This is an alternative site in the Millers Point area, just outside the Castle Rocks restricted zone of the Marine Protected Area
- 1 Murphy's: S34°13.958 E018°28.988
Roughly north of Boat Rock and south-east of the furthest offshore rock of Miller's Point.
This site is in a Marine Protected Area (2004). A permit is required.
The name "Murphy's" is derived from Murphy's Law, as the first recorded dive at the site was nearly cancelled due to battery problems on the boat, the survey float GPS battery ran down and no map track was recorded, and one of the divers had the wrong settings on his camera. Other than that it was a great dive.
Maximum depth is about 21 m. and the top of the pinnacle is about 14.5 m. Average depth is likely to be about 18 to 20 m.
Visibility will be much like elsewhere in the Miller's point area, and is likely to be between 6 and 10 m on a good day.
The pinnacle is very small, but there are several large outcrops nearby, rising to above 18m, and a lot of low broken reef around that, with sand patches. The reef is separated from the adjacent reefs at Boat Rock and Miller's Point by sandy gaps.
Geology: Pre-Cambrian granite corestone of the Peninsula pluton.
The site is exposed to south easterly wind and swell, so should be dived when the swell is from the south to north-west. The site is reasonably protected from southerly swells, but if a strong south easterly wind develops then the surface will get unpleasant quite quickly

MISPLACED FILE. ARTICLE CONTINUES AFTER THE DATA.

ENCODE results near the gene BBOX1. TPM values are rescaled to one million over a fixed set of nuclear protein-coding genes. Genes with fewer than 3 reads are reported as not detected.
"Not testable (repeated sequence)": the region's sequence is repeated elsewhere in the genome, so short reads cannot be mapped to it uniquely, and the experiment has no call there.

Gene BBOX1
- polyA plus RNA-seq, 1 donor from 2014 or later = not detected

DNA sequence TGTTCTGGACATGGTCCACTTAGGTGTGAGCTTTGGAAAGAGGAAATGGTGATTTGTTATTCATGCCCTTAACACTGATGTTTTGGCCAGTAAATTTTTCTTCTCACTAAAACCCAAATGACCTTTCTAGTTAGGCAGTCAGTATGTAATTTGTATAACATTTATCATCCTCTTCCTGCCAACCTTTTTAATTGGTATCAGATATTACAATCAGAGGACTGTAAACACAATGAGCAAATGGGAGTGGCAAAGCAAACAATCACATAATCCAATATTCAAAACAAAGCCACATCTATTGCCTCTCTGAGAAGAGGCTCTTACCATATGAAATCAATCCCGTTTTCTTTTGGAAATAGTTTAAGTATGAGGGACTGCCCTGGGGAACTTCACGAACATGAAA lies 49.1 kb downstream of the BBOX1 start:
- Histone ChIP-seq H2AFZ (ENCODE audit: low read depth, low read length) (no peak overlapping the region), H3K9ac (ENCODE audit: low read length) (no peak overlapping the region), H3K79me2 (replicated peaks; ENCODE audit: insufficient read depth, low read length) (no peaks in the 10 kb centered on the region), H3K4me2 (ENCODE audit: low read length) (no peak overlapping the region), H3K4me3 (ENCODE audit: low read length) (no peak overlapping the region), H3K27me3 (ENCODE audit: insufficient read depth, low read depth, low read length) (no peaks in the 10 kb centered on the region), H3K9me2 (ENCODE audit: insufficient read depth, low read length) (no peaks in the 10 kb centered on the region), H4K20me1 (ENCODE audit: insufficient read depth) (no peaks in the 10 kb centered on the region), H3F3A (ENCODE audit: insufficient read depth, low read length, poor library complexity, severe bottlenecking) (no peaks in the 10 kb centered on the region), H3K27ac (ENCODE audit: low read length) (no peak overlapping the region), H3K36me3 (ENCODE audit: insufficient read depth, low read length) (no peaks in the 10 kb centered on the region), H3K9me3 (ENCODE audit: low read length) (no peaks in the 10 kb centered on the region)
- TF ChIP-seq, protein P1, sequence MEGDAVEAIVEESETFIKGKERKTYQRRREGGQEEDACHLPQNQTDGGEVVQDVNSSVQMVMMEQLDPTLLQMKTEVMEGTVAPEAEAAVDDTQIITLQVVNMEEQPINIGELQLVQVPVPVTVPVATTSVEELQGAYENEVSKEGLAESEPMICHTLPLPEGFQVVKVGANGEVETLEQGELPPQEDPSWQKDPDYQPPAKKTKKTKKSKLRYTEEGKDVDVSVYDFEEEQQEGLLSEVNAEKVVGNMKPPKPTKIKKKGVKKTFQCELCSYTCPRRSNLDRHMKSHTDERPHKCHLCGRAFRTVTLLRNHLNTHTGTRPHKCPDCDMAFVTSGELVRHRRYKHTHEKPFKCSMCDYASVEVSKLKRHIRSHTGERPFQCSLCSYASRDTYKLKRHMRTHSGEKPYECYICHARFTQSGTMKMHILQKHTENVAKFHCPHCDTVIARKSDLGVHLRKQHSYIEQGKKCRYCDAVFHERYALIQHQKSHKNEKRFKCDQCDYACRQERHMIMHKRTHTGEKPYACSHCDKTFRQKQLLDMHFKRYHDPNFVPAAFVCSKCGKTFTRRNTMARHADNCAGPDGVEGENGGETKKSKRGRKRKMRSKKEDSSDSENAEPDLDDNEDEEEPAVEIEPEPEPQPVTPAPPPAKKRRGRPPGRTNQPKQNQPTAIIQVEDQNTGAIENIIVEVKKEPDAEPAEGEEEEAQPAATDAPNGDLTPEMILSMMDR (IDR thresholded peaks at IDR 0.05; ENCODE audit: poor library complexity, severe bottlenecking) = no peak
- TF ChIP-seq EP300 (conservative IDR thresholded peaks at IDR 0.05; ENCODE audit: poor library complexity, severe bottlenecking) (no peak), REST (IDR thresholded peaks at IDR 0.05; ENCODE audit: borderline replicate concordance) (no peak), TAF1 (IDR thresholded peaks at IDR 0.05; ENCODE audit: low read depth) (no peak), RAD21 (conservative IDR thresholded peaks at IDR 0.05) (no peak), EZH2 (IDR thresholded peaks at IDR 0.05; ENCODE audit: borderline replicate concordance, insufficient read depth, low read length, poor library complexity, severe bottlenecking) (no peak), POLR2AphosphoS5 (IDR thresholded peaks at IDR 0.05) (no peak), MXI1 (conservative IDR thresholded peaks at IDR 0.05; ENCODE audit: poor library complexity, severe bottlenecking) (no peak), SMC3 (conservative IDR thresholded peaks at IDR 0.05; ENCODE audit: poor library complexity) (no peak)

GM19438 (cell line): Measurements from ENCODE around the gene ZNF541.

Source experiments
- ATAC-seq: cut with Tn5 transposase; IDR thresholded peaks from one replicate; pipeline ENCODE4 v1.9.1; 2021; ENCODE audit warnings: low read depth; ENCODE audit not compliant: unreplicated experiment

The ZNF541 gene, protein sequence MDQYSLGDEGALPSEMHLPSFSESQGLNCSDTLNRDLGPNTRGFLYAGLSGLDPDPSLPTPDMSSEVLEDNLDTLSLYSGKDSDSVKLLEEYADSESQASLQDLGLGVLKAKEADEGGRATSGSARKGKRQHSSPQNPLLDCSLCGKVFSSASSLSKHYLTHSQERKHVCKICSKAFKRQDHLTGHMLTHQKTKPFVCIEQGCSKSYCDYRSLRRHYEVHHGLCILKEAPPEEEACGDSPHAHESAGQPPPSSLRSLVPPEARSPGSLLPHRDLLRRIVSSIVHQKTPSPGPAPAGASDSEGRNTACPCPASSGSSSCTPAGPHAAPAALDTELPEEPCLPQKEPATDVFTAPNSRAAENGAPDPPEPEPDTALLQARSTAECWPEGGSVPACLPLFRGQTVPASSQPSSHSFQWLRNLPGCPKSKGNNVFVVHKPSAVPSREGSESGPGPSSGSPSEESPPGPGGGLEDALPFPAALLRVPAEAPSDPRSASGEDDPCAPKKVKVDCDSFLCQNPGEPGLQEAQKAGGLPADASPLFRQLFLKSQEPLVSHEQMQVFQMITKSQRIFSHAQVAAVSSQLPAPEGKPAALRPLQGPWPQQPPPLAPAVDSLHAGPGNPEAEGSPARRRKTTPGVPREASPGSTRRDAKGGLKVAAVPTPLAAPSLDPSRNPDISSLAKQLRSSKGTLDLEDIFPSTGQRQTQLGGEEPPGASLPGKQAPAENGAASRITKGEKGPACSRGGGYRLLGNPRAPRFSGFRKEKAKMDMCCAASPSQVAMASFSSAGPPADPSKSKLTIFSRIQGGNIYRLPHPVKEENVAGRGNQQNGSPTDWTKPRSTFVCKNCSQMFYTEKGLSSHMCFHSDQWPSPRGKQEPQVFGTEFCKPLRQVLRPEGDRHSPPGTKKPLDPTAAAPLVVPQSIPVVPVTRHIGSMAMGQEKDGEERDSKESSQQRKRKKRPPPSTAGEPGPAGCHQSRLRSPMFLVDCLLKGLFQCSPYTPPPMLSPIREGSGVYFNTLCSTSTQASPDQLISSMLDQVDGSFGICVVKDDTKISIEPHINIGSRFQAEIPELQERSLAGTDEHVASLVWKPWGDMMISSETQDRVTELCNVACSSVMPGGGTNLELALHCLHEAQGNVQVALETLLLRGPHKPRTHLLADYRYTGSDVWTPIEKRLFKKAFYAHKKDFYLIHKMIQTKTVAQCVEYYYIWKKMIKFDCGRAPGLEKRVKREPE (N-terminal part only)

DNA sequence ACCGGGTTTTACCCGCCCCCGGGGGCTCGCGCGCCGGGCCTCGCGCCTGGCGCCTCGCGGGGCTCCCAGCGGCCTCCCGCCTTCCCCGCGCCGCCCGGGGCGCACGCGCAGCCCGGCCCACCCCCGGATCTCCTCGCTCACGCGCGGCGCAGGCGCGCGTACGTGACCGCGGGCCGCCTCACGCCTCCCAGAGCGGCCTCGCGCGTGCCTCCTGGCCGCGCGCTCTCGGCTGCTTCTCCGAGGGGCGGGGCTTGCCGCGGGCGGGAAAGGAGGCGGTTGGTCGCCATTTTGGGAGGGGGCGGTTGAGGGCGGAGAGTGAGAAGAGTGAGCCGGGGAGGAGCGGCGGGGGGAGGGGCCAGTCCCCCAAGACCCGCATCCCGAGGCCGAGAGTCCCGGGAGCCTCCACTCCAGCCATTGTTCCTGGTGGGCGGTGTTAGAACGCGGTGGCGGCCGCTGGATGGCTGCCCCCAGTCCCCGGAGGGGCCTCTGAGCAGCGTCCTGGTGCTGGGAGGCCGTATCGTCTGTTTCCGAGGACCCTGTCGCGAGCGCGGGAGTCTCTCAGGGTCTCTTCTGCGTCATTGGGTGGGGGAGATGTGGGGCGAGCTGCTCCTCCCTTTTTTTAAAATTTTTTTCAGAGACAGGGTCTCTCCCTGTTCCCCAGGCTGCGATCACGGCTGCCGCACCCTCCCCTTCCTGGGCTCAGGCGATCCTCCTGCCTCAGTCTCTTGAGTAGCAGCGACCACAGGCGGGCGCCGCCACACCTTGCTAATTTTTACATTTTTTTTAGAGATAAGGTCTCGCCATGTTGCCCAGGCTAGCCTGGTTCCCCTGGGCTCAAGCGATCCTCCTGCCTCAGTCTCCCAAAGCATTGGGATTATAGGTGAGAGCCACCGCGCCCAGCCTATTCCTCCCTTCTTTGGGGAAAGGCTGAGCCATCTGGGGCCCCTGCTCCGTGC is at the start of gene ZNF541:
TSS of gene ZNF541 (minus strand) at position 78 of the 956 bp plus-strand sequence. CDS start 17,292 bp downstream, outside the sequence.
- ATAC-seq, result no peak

The site is at it's best in winter but there are also occasional opportunities in other seasons.
Usually dived from a boat, though shore dives are possible and have been done. The route to the site from Millers Point crosses a heavily used ski-boat traffic lane, as it is on the shortest path from the public slipway at Miller's Point to the fishing grounds near Cape Point, so it is an area of relatively high risk of being run down by a boat.
Marine life is typical for the area and depth range. The usual echinoderms, anemones, sponges and bryozoans cover the rocks, and a reasonable variety of local reef fish swim around them. Nudibranchs and crustaceans are fairly common, including the hotlips spider crab.
Fairly good macro site, not much in the way of spectacular scenery, but lots of small, colourful critters.
Start at the pinnacle, and just swim around looking for small, interesting animals. They could be anywhere, but concentrate on crevices, overhangs and near-vertical surfaces.
Boat traffic can be heavy when the snoek or yellowtail are running. Ascend at the shotline or send up an SMB to make your position visible to you dive boat and all the other boats which may be passing.
No special skills required. Entry-level divers can dive the site if reasonably competent and able to use a DSMB.
DSMB highly recommended, so you can alert passing boats of your position when surfacing and while on the surface waiting to be picked up by the boat.
- 1 Miller's Point slipway
- 2 Miller's Point tidal pool
- 3 Miller's Point - Rumbly Bay
- 4 Boat Rock
- 5 Festival Pinnacle
- 6 Fan Reef
- 7 Shark Alley
- 8 Pyramid Rock
- 9 Phone reef
- 10 Outer Castle
- 11 Castle Rocks North Side
- 12 Pyramid Reef - Castle Pinnacles
- 13 Giant's Castle
- Pyramid Reef - Sansui Reef
- 14 North Pie Rock Reef
- 15 Castle Rocks Point Reefs
- 16 South Pie Rock Pinnacles
- 17 Inner Castle
- West Pie Rock Reef